Hillary Clinton has become the president's secretary for women's affairs, and she's done a good job at it--within the severe limits of what realistically can be done to protect females from sexual violence in war zones. On Wednesday, the U.N. Security Council met, with Hillary in the chair, and as the Associated Press put it, "adopted a resolution ... condemning sexual violence in war zones." The resolution passed unanimously which is always a bad sign because it signals inadequate measures, which are the only ones that will get support from the five permanent members.
Mrs, Clinton appealed "for global action to end the scourge." The council created a "special envoy" (my, how many special envoys there are around the world) to combat the use of rape as a weapon of way. The resolution also mandates the U.N. secretary general "to dispatch a team of experts to advise governments on how best to prosecute offenders."
Clinton told the council:
It is time for all of us to assume our responsibility to go beyond condemning this behavior to taking concrete steps to end it, to make it socially unacceptable, to recognize it is not cultural, it is criminal ... We must act now to end this crisis.
And the president, from Washington, applauded the U.N. and its member states "for standing together to confront these despicable acts."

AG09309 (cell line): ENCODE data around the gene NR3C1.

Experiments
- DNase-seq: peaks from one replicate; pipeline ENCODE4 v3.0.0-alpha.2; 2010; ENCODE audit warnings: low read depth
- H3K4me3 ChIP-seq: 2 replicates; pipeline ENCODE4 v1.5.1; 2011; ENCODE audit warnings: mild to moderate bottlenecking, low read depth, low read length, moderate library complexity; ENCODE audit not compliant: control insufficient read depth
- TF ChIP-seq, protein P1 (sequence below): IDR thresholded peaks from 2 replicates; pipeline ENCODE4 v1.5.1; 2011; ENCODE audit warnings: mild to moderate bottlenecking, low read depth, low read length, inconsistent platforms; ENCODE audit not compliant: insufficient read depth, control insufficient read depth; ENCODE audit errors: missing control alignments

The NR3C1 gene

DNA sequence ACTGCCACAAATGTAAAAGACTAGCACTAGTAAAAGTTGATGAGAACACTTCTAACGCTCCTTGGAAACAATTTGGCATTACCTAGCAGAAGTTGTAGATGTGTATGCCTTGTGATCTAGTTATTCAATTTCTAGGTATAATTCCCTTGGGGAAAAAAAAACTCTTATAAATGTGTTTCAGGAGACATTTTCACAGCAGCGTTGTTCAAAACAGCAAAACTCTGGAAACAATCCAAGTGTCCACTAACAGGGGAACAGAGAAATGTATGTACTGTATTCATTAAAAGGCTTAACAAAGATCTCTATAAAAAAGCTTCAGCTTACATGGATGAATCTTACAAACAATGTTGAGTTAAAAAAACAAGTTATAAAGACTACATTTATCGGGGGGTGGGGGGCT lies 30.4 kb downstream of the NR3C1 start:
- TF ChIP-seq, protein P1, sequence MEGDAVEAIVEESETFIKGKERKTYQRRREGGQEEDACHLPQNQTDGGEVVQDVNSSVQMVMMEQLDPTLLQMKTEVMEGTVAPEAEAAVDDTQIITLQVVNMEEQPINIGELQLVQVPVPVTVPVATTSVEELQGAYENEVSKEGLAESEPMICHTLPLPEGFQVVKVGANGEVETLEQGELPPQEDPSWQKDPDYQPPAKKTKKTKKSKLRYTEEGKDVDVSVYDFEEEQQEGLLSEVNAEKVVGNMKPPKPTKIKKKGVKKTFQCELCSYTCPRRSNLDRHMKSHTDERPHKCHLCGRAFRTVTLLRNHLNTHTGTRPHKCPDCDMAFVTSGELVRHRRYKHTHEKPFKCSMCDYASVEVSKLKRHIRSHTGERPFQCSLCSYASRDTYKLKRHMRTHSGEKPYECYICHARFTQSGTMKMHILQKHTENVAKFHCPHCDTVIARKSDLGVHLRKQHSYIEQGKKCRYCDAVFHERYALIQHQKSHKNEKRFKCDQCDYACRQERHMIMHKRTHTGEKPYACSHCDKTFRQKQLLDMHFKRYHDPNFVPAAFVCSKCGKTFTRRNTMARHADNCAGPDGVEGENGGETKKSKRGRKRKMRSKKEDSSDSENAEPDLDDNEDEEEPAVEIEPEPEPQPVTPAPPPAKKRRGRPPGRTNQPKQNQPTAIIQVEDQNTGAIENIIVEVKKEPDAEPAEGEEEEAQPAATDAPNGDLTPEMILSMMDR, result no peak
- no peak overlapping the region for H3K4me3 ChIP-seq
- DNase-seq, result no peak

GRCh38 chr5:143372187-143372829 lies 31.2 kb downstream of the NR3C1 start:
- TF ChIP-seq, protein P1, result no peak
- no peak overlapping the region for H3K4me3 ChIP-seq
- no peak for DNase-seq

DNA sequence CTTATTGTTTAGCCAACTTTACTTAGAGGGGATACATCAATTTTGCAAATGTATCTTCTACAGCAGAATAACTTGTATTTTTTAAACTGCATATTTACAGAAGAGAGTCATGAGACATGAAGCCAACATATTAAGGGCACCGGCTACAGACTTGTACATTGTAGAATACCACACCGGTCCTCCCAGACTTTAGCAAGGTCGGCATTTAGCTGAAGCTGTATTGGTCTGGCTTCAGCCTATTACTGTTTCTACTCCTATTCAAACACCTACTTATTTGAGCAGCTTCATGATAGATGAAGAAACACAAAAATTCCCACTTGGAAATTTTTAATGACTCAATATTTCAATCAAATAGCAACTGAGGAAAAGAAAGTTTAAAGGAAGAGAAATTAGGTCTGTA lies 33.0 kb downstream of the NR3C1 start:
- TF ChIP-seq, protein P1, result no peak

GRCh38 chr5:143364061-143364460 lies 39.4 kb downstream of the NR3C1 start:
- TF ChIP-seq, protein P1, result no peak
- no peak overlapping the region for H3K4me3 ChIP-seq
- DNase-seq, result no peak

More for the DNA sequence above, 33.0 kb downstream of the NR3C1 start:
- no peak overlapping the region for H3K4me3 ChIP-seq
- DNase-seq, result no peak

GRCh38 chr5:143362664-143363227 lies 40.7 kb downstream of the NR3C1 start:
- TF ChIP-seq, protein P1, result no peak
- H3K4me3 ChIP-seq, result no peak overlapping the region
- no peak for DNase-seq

Today the United States joins with the international community in a sending a simple and unequivocal message: Violence against women and children will not be tolerated and must be stopped.
This American initiative at the Security Council follows on Hillary's seven country, eleven day tour of central Africa in August during which she raised the same matters, as Mary Beth Sheridan explained in the Washington Post. Yes, "women" is her theme out of conviction, to be sure, but also because she's been locked out of everything else despite her puppyish fidelity to the president. He says, she says. On women, she says, he says.
My long deceased great-aunt would have had an apt comment for these efforts. "S'vet helf'n vie a toyten bankes." Which means: it'll help like hot suction cups will help a dead man.
PS: In the meantime, while the president and his secretary of state are worrying about women, there is one decision to be made at the White House that will affect the very lives and dignity of more than 14 million women. It is the decision over Afghanistan where we--that is, our soldiers and the soldiers of our NATO--have freed millions of Afghan women from a humiliating form of degradation and slavery. Their fates are also at stake in the issue of whether we stay and fight or not. But almost nobody has them in the equation.